The Expulsion From Gush Katif

Gush Katif Resource to educate and enlighten

Posts Tagged ‘Disengagement’

Fundamentally Freund: Rebuild Gush Katif

Posted by emmalazarus on January 14, 2009

Last week, shortly after Israeli ground forces entered Gaza, there was a brief news item on the radio which caught my attention.

Amid the flurry of reports emanating from the front, the announcer noted in passing that troops had arrived at the ruins of the Jewish communities  of Dugit in northern Gaza and Netzarim in the center of the strip He then quickly moved on to discuss various other pressing events in the current campaign against terror.

Left unsaid, of course, was the colossal and bitter irony of this development. After all, it was just three and a half years ago, in August 2005, that soldiers descended on the Jewish communities of Gaza to expel their Jewish residents from their homes. And now the men in uniform find themselves forced to do battle against Hamas in those very same locations.

What a stinging rebuke to all those who preached the gospel of retreat in the face of terror and prophesied peace and harmony by removing Jews. 

If nothing else, it is a telling reminder of a basic and fundamental truth of Zionist history and Middle Eastern reality: Jewish settlements are not an obstacle to peace, but an impediment to war.

Only by firmly planting the flag deep into every part of the Land of Israel can we ensure our continued existence in the face of ongoing Arab expansionism and Palestinian irredentism.

That is why it is time now to right the moral and historical wrong of Ariel Sharon’s disengagement plan and rebuild Gush Katif.

To view the full story click here

 

Posted in Disengagement, Gaza, Gush Katif, israel, Israeli politics, Middle East, war in gaza | Tagged: , , , , , , | Leave a Comment »

Israeli costs of Gaza operation mount

Posted by emmalazarus on January 11, 2009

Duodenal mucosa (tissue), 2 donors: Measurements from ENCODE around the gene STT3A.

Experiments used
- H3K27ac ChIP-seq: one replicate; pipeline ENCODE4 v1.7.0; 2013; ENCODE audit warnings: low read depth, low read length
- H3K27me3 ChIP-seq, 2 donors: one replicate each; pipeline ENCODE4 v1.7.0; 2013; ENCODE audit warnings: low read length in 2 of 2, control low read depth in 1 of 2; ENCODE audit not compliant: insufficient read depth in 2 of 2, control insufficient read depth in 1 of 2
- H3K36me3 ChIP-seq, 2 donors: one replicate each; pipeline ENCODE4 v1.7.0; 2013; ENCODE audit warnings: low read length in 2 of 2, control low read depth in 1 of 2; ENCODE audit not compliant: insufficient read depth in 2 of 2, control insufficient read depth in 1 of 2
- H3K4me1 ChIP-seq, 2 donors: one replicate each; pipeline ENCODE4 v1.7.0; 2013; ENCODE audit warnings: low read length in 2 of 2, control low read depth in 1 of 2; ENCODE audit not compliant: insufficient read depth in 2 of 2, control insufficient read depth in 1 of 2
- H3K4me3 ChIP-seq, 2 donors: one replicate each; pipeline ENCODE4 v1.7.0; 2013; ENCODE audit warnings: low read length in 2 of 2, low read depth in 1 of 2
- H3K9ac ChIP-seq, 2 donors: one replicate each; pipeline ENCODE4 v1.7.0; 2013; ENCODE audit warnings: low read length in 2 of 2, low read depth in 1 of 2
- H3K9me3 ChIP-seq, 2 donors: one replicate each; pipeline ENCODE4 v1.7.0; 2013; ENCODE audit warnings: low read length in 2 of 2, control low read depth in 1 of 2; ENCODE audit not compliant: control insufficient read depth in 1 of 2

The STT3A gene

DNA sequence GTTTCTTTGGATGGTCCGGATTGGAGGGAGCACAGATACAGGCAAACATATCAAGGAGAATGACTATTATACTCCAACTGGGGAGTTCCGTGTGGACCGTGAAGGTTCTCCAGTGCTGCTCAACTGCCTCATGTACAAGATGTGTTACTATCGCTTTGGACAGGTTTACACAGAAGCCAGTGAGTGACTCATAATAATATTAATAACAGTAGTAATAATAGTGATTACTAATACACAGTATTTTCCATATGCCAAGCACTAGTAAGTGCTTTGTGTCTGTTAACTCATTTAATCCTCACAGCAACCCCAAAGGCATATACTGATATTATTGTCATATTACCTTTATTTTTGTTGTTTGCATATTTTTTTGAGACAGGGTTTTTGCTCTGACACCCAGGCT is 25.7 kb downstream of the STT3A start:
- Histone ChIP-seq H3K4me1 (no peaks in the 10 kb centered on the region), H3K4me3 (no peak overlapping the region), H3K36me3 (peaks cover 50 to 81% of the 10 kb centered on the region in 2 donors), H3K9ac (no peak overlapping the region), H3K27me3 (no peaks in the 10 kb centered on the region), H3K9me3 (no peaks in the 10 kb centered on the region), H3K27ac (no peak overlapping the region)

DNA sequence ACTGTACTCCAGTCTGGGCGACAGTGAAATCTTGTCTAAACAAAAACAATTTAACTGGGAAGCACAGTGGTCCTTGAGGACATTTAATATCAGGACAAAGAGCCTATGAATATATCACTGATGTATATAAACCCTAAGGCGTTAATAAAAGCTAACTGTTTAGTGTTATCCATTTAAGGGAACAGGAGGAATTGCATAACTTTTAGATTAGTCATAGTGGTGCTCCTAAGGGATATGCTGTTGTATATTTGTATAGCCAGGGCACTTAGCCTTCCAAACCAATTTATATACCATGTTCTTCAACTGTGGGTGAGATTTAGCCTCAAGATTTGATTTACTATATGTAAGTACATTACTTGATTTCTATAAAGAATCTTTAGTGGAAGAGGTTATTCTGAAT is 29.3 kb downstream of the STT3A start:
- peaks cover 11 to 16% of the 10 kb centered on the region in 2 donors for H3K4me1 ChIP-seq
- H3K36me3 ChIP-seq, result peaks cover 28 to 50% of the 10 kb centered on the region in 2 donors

Conservative estimates put the cost of Gaza invasion at $3 bn so far. As IAF reduces its scope op operation, direct costd will not rise rapidly. The call-up of 20,000 reservists pushes indirect costs upward: at $4,500 average GDP per employee per month economic losses run close to $1 bn monthly, further increased by economic stagnation in the embattled south.

So far, every Israeli Jewish family shelled out $3,000 to correct the government’s decision to disengage from Gaza three years ago. Staying in Gaza was not only profitable in terms of Gush Katif economic output, but far less expensive than the current invasion.

This article appeared in IUN. To visit the site, click here

Posted in Disengagement, Gaza, Gush Katif, israel, Israeli politics, Middle East, war in gaza | Tagged: , , , , , , , , , | Leave a Comment »

Second Expulsion for Family in Nitzan

Posted by naomigrossman on November 24, 2008

Sela, the disengagement administration, has expelled a family, originally from northern Samaria, from a caravilla at Nitzan, where many Gush Katif expellees are still living in temporary accommodation. Dozens of policemen evicted the family in a display reminiscent of the original expulsion from Gush Katif, bringing back bad memories for the frustrated residents of Nitzan, who still live in harsh conditions and continue to deal with many social problems caused by the destruction of their former homes.